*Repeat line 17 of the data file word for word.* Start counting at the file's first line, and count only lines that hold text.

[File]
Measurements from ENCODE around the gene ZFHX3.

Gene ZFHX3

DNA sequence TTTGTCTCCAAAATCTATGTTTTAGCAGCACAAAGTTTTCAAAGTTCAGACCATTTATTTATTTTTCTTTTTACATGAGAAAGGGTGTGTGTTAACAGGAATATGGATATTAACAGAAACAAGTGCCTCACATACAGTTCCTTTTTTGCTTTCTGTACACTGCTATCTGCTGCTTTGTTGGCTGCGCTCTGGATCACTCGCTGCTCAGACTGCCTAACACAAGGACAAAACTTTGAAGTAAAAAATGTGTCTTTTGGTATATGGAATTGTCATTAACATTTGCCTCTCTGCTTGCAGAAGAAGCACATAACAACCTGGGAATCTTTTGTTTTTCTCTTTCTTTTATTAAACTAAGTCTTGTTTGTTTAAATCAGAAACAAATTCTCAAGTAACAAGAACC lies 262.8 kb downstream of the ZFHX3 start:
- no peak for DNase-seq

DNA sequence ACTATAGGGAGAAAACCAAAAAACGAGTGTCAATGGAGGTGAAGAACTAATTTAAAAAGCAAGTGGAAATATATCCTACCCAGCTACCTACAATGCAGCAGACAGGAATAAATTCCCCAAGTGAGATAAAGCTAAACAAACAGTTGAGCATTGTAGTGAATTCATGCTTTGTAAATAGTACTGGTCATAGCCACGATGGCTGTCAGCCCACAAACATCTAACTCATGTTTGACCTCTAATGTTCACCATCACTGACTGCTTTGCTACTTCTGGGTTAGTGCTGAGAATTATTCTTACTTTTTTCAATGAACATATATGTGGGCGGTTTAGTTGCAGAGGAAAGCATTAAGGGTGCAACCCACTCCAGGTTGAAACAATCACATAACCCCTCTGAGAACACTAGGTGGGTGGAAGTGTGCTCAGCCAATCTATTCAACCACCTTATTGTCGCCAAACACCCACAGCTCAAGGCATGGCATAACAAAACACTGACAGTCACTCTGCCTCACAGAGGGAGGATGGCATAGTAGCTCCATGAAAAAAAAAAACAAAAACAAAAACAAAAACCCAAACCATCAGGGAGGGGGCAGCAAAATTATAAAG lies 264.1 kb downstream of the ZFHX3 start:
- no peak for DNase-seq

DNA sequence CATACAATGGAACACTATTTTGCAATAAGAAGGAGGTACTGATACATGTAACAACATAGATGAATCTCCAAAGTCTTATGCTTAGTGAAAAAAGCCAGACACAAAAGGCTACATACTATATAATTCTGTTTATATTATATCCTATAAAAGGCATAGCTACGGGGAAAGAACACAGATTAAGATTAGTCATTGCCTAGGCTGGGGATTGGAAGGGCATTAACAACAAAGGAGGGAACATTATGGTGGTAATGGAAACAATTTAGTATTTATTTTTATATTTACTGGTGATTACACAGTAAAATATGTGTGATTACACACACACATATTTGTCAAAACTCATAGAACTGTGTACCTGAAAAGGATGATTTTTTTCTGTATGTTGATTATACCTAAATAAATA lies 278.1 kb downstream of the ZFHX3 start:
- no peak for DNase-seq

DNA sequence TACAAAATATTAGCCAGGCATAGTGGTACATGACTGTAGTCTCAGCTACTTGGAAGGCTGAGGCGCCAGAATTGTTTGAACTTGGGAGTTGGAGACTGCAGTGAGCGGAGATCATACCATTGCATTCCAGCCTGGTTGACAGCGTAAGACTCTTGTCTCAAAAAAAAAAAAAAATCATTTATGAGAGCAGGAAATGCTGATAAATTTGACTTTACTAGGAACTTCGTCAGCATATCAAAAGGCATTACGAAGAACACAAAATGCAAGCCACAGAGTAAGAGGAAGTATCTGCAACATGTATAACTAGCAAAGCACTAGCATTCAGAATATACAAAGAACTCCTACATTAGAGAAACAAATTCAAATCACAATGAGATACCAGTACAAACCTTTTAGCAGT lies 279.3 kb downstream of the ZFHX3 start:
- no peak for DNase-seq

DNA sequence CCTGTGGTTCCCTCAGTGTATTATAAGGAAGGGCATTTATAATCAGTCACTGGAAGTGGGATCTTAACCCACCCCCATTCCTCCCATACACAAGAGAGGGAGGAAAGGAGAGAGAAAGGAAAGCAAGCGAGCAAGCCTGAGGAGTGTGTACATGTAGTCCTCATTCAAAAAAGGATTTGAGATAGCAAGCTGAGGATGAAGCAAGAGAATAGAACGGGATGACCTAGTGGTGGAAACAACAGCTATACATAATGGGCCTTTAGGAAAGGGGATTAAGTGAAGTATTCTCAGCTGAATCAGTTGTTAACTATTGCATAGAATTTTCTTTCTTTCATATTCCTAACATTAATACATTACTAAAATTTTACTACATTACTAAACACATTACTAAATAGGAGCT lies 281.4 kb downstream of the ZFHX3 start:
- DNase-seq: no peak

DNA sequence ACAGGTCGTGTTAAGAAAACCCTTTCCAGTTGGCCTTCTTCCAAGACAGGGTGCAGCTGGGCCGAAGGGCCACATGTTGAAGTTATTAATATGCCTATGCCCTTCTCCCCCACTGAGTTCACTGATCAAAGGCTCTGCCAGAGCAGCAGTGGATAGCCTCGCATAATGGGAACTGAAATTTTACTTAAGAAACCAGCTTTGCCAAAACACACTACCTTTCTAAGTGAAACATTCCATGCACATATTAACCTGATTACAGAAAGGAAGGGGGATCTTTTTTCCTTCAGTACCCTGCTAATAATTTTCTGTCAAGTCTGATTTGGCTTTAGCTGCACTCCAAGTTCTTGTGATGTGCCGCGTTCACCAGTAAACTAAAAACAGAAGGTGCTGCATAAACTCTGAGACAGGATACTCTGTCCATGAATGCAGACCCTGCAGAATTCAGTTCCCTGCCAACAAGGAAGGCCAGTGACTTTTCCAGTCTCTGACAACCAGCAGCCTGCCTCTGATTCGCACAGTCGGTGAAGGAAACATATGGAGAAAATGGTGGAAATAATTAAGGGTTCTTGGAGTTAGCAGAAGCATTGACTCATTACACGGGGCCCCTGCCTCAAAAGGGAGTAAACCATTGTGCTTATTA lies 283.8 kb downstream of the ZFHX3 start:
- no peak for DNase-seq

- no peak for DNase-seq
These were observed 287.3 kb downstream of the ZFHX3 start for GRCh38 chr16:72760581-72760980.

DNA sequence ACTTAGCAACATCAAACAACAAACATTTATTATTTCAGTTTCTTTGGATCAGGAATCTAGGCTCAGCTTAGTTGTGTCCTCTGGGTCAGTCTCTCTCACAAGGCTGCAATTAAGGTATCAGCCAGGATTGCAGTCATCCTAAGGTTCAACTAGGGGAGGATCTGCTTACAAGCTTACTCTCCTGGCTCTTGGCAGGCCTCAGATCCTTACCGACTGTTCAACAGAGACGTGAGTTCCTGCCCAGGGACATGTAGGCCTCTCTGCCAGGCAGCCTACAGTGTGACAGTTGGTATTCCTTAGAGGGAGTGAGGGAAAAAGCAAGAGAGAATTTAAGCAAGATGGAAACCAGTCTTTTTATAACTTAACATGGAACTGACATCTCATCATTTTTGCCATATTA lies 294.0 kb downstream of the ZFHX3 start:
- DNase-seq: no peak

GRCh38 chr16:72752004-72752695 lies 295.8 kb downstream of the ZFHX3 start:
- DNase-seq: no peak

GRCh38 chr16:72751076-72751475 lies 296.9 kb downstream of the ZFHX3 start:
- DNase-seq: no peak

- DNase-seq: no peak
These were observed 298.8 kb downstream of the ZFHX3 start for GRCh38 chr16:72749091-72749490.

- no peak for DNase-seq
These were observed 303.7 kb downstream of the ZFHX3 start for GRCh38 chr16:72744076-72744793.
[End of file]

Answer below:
DNA sequence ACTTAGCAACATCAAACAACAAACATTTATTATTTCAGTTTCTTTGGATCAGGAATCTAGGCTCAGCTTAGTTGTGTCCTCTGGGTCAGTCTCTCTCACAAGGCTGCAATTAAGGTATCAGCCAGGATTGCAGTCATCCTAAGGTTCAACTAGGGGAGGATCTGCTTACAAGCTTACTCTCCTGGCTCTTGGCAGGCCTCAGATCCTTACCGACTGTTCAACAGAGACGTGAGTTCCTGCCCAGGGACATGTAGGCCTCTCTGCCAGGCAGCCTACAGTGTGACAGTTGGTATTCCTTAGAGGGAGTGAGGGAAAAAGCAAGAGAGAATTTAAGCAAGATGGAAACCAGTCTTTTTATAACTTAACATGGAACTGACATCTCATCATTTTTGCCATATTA lies 294.0 kb downstream of the ZFHX3 start: